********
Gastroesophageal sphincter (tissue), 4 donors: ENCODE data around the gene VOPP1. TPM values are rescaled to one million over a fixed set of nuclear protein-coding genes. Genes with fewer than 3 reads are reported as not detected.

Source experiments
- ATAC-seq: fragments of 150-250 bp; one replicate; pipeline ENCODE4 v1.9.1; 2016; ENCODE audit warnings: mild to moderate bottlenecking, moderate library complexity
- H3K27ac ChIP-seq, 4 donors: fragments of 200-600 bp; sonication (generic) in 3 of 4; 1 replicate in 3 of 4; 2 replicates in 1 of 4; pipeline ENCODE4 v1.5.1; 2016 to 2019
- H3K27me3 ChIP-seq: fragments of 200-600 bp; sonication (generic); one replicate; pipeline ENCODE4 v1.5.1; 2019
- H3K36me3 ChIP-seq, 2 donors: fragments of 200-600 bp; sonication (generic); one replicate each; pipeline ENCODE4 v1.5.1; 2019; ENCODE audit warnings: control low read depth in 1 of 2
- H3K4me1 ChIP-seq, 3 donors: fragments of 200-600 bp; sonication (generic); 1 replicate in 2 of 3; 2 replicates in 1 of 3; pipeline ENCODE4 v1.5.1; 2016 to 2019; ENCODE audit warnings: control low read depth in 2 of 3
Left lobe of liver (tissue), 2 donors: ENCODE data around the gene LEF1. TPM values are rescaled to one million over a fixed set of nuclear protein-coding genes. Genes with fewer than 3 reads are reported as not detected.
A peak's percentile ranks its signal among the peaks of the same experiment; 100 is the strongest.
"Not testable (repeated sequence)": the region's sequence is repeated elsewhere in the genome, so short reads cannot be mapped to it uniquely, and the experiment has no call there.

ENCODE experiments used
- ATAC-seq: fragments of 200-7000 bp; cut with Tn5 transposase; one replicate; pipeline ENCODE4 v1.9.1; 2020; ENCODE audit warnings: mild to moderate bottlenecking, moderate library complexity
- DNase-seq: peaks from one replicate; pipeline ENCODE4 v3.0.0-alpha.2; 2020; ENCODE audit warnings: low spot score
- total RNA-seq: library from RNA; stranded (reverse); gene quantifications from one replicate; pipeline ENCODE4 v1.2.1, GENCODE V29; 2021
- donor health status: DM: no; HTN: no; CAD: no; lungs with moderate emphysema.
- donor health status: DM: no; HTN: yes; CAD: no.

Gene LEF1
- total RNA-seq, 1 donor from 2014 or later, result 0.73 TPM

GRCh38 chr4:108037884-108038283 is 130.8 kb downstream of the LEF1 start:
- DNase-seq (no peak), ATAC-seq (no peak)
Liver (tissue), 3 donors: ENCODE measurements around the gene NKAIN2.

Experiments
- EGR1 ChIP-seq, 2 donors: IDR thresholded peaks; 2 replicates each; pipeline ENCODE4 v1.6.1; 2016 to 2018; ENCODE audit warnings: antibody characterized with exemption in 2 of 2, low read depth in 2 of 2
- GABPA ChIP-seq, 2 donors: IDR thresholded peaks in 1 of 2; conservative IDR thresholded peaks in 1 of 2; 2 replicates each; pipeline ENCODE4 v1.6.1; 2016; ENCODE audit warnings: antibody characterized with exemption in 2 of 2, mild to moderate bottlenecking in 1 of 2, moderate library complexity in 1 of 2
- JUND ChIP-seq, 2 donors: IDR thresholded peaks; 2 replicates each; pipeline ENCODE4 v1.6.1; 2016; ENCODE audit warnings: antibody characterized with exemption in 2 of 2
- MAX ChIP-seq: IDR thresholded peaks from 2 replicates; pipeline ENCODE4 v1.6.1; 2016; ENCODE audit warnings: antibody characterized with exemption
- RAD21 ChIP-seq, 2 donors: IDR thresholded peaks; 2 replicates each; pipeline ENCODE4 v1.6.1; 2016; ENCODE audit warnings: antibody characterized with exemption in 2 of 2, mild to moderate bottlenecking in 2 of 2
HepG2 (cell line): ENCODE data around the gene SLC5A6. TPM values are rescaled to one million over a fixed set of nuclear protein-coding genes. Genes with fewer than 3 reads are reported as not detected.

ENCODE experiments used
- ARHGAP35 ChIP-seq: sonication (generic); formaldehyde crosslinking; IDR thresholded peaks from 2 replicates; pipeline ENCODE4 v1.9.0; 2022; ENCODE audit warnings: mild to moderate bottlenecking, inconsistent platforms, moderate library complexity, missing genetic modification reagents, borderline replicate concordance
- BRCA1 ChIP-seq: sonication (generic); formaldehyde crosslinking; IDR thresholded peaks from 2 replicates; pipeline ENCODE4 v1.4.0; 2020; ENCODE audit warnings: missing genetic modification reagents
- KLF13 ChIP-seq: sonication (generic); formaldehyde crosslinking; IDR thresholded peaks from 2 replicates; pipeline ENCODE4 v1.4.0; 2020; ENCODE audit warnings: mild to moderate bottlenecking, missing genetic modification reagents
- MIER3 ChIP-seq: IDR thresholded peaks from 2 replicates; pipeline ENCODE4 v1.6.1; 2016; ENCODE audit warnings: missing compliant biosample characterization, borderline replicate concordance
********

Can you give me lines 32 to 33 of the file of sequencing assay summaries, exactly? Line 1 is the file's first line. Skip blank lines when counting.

- KLF13 ChIP-seq: sonication (generic); formaldehyde crosslinking; IDR thresholded peaks from 2 replicates; pipeline ENCODE4 v1.4.0; 2020; ENCODE audit warnings: mild to moderate bottlenecking, missing genetic modification reagents
- MIER3 ChIP-seq: IDR thresholded peaks from 2 replicates; pipeline ENCODE4 v1.6.1; 2016; ENCODE audit warnings: missing compliant biosample characterization, borderline replicate concordance